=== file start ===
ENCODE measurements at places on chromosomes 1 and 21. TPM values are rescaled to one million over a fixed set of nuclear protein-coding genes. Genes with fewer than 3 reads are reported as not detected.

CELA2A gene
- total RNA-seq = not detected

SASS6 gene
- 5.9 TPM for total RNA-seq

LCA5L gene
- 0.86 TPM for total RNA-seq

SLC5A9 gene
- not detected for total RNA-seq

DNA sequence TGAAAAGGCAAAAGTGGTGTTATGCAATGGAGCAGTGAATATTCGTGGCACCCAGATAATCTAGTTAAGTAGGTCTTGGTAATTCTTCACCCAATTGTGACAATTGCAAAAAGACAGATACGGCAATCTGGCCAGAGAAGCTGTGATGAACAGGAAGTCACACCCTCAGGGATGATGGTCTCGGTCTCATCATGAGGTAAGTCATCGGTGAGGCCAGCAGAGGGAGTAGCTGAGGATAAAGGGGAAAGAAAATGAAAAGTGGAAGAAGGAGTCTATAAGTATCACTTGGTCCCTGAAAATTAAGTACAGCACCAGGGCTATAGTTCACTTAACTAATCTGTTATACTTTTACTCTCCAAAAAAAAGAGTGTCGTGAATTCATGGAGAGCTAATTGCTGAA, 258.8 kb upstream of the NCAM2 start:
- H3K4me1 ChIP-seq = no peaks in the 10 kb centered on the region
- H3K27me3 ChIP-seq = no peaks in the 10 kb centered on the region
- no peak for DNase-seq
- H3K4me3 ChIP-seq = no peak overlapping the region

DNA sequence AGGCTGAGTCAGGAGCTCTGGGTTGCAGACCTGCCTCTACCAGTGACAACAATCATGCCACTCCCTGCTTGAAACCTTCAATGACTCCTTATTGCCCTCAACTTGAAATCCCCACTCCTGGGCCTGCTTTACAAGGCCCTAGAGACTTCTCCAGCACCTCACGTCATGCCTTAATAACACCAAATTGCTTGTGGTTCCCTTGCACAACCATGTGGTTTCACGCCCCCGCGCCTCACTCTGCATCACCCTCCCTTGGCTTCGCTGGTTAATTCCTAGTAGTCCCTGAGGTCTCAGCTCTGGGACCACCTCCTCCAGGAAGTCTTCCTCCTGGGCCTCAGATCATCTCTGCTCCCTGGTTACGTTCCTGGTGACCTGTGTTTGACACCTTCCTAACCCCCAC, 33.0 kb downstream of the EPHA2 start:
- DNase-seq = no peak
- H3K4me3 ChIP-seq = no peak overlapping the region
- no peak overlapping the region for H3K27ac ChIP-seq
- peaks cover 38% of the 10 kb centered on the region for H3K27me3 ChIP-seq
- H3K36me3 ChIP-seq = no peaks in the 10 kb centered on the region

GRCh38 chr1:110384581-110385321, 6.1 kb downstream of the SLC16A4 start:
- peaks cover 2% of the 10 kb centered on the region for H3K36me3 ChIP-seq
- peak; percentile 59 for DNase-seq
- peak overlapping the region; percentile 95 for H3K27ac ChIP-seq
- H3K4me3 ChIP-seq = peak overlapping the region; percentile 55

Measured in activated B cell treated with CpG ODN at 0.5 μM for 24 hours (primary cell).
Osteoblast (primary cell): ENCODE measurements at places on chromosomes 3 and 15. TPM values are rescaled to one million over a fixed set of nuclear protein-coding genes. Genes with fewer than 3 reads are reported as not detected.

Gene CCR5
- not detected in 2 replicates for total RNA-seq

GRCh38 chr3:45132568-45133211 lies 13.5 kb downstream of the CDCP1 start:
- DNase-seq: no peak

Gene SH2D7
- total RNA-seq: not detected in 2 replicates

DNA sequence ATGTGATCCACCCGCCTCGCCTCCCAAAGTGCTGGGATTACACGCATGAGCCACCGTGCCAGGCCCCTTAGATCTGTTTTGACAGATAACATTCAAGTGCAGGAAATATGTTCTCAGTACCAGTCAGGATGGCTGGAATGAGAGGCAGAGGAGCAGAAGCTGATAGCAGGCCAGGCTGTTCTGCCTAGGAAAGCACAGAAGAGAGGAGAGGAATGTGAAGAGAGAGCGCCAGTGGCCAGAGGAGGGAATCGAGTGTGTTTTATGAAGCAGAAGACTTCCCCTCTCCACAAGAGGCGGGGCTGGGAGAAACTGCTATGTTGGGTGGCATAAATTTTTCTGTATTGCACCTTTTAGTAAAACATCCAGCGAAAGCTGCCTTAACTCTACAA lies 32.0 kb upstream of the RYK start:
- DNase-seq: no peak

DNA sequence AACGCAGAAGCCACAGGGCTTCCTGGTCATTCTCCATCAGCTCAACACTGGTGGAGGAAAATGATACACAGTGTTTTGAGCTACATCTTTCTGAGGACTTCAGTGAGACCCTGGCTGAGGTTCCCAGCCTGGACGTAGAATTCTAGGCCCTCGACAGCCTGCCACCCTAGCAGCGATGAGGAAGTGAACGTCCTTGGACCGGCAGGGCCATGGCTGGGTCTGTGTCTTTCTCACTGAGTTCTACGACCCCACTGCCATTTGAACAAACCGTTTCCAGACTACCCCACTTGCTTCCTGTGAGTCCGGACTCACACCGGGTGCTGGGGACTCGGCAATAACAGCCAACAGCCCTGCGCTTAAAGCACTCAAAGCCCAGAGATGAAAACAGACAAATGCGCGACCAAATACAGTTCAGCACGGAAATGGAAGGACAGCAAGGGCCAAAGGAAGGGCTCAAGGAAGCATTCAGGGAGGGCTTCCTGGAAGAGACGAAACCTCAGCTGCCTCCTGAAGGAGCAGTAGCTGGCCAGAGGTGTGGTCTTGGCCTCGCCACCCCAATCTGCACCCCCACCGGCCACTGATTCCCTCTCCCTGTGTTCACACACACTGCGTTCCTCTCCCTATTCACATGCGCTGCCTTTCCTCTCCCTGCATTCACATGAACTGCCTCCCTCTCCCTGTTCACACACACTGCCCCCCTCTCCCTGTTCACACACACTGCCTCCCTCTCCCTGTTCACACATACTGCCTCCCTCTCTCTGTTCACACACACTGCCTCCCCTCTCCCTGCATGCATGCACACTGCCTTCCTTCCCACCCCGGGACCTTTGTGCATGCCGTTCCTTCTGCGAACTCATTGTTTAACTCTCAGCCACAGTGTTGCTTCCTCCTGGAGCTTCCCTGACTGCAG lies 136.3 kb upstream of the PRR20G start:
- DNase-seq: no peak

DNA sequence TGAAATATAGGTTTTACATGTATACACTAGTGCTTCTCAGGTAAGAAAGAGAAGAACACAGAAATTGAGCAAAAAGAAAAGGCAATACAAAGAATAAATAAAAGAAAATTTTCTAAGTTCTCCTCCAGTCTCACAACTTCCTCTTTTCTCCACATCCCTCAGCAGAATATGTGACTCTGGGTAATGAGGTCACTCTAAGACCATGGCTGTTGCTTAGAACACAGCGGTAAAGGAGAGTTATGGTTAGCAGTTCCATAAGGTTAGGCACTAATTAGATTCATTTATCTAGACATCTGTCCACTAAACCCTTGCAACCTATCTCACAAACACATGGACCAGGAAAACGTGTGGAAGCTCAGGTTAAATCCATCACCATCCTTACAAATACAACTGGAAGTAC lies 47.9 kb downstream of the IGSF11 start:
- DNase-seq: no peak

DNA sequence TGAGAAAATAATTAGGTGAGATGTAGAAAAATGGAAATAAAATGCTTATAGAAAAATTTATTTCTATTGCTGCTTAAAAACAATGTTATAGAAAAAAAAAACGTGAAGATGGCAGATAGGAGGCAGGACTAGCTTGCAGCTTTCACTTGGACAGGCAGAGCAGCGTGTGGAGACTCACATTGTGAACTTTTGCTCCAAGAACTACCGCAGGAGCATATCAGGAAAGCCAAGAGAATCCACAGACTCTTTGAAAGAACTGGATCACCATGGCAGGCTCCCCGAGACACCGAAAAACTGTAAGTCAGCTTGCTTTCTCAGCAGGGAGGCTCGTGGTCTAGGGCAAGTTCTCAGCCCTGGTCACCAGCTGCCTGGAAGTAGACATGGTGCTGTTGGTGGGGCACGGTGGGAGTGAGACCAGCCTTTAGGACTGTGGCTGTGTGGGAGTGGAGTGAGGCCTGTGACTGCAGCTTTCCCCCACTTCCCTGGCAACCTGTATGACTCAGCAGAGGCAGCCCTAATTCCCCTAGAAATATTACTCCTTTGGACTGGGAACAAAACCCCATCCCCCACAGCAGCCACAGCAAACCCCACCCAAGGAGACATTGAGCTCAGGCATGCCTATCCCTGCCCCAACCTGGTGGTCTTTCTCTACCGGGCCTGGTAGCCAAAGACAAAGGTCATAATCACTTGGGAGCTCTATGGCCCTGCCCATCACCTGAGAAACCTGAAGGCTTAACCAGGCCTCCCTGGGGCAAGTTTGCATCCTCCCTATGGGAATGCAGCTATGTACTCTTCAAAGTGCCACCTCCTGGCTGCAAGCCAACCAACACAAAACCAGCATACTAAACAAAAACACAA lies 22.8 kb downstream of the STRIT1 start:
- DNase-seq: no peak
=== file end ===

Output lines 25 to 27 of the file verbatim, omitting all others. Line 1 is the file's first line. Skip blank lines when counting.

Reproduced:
- H3K4me3 ChIP-seq = peak overlapping the region; percentile 55

Measured in activated B cell treated with CpG ODN at 0.5 μM for 24 hours (primary cell).
Osteoblast (primary cell): ENCODE measurements at places on chromosomes 3 and 15. TPM values are rescaled to one million over a fixed set of nuclear protein-coding genes. Genes with fewer than 3 reads are reported as not detected.